State v. Kawamoto

Summarized by:

  • Court: Oregon Court of Appeals
  • Area(s) of Law: Criminal Procedure
  • Date Filed: 08-19-2015
  • Case #: A151448
  • Judge(s)/Court Below: Garrett, J. for the Court; Nakamoto, P.J.; & De Muniz, S.J.
  • Full Text Opinion

Under ORS 163.225, a defendant may be found guilty of kidnapping by way of "secret confinement" of a victim in a place where the victim is "unlikely to be found" by individuals who would reasonably be expected to assist the victim, even when the victim's location is known by the defendant's accomplices. Under ORS 163.411, unlawful sexual penetration by way of forcible compulsion is reasonably found when an extended episode of violence, or threats of future violence, precedes the penetration.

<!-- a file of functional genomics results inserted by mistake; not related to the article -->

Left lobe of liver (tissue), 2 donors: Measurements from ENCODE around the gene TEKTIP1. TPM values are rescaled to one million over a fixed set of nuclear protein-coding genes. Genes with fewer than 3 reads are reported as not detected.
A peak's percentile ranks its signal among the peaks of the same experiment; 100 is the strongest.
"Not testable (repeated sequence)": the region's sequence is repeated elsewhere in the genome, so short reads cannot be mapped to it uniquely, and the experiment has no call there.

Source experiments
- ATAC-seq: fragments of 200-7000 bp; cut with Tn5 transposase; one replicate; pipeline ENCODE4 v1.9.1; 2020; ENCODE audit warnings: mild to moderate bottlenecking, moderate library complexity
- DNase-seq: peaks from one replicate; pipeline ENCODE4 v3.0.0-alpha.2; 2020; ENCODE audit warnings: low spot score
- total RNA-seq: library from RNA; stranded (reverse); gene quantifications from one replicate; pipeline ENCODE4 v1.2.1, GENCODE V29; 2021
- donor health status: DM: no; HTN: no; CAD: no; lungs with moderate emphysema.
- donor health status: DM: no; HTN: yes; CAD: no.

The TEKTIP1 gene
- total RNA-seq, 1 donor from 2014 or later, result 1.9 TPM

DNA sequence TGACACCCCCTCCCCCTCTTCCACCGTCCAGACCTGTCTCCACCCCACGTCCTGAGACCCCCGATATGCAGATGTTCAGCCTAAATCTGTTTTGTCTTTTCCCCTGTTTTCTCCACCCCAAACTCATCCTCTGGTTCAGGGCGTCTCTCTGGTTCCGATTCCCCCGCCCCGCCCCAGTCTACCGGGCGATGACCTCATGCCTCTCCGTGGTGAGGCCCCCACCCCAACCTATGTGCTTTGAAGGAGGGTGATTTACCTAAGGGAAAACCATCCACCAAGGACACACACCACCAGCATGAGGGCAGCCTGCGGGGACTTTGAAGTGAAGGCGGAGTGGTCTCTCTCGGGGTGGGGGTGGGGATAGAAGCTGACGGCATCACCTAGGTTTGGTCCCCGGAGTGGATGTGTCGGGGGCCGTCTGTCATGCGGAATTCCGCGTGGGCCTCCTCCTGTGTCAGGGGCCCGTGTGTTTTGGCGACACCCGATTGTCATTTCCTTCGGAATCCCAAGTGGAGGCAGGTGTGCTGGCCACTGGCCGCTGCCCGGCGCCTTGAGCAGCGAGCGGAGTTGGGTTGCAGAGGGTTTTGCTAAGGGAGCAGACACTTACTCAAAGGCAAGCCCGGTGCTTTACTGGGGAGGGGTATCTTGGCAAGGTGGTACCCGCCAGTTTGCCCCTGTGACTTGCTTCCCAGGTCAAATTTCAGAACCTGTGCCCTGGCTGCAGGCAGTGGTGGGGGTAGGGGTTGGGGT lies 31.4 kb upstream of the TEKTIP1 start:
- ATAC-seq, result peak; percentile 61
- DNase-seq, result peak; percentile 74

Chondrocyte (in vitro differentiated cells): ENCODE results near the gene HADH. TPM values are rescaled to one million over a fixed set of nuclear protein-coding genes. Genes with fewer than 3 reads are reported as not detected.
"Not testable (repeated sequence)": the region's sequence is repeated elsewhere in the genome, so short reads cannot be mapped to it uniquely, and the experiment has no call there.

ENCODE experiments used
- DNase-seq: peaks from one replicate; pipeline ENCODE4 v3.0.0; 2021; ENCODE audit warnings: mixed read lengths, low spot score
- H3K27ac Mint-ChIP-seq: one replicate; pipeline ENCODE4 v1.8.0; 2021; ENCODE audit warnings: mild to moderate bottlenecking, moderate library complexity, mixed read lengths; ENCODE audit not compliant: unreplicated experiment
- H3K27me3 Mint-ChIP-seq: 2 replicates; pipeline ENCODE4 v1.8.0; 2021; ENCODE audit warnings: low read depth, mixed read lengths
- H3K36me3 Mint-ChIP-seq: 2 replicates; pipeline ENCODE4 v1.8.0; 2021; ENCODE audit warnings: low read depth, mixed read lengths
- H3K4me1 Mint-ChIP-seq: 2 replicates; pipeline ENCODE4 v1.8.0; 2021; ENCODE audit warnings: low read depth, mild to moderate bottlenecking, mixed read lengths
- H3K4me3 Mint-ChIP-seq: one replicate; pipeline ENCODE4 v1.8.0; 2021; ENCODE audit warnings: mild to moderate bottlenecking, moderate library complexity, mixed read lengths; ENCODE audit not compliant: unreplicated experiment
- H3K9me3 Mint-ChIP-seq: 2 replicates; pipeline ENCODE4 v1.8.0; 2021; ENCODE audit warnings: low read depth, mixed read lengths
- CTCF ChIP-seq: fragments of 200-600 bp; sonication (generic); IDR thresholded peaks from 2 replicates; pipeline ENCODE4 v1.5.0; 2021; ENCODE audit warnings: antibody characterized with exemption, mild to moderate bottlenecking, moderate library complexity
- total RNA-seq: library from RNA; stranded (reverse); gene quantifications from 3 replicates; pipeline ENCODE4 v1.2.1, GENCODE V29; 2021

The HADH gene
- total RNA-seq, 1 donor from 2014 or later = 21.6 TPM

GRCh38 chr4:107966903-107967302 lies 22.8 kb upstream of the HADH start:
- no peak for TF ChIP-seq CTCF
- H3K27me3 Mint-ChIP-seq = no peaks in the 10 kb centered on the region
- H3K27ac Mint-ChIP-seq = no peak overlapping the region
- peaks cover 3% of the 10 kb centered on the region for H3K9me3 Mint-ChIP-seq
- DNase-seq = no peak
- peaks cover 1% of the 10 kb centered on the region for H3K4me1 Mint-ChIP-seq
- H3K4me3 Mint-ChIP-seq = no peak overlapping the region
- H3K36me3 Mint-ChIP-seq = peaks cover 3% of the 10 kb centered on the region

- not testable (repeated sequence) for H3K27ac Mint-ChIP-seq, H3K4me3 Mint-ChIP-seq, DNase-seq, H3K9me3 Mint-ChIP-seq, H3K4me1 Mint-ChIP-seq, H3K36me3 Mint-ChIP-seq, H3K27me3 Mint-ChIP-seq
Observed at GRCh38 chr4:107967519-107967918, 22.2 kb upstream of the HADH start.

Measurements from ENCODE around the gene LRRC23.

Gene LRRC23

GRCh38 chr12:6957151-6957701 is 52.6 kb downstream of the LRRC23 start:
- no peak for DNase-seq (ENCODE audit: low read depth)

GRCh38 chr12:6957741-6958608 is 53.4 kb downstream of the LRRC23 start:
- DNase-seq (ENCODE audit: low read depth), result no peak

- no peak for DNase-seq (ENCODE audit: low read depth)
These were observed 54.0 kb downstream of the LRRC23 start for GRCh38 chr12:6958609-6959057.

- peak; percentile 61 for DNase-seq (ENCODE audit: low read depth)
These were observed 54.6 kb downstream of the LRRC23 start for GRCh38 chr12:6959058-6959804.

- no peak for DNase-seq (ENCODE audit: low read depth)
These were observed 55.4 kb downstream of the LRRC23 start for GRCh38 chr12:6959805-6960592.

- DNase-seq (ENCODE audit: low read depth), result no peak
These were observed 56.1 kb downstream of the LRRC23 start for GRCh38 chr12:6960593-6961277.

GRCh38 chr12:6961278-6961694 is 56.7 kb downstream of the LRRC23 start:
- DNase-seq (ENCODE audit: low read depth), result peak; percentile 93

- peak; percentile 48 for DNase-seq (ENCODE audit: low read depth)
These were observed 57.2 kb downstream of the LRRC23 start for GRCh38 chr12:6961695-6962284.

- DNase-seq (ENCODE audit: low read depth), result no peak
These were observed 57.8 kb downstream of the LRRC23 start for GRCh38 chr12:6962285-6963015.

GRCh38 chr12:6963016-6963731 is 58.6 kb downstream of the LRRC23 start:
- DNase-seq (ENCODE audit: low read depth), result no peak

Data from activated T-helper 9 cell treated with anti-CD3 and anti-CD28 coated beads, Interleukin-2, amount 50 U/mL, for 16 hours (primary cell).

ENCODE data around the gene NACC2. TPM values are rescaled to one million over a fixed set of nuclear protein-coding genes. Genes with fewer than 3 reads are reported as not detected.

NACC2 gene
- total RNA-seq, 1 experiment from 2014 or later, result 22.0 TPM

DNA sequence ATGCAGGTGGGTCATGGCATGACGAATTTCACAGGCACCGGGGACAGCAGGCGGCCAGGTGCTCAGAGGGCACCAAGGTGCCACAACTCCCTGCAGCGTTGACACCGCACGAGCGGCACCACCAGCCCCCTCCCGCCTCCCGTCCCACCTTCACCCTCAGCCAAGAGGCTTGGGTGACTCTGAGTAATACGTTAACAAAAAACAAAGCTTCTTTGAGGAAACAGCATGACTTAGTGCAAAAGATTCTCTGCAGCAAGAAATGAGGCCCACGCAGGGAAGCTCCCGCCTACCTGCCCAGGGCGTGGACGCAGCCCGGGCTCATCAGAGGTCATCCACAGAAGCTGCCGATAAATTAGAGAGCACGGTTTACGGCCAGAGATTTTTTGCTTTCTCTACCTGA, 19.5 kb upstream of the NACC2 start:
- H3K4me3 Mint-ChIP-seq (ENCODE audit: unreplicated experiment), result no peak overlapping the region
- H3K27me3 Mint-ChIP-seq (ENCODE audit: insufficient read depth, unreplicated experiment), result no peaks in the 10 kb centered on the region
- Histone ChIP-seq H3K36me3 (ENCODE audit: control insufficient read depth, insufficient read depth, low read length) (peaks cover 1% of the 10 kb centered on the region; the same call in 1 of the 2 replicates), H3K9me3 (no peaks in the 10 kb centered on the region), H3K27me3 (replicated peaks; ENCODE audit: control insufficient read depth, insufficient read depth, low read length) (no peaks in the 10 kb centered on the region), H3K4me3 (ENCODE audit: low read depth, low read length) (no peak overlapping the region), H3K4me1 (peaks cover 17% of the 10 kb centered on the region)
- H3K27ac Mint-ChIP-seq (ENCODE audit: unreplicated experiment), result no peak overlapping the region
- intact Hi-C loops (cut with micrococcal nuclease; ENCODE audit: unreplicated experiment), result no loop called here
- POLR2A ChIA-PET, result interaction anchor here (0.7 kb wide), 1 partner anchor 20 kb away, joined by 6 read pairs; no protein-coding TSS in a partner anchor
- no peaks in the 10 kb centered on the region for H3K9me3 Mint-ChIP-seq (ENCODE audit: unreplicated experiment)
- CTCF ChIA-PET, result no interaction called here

Defendant was convicted of one count each of first degree sodomy, unlawful sexual penetration, and assault; and two counts of first-degree kidnapping. Defendant appealed the trial court's denial of his motion for acquittal on the kidnapping and unlawful sexual penetration charges, arguing that the State failed to prove all elements of the offenses. Defendant argued that the State did not prove that Defendant had "secretly confined" Victim where she was "not likely to be found," because testimony at trial indicated that multiple individuals had seen Victim over the course of the days she was confined to a bedroom in Defendant's home. The State responded that only Defendant's accomplices knew of Victim's location, and therefore she was "not likely to be found" by someone who could reasonably be expected to assist her; the Court agreed. On the charge of unlawful sexual penetration, Defendant argued that the State failed to prove that Defendant "forcibly compelled" Victim to engage in sexual penetration either by physical force or express or implied threat when Defendant penetrated Victim's anus with a baseball bat after an extended period of assaultive violence against Victim. The Court rejected this argument, determining that the evidence clearly supported a finding that extended episode of violence preceded the penetration, or that Defendant had threatened more violence to come. Accordingly, the Court affirmed the trial court's denial of Defendant's motion for acquittal.

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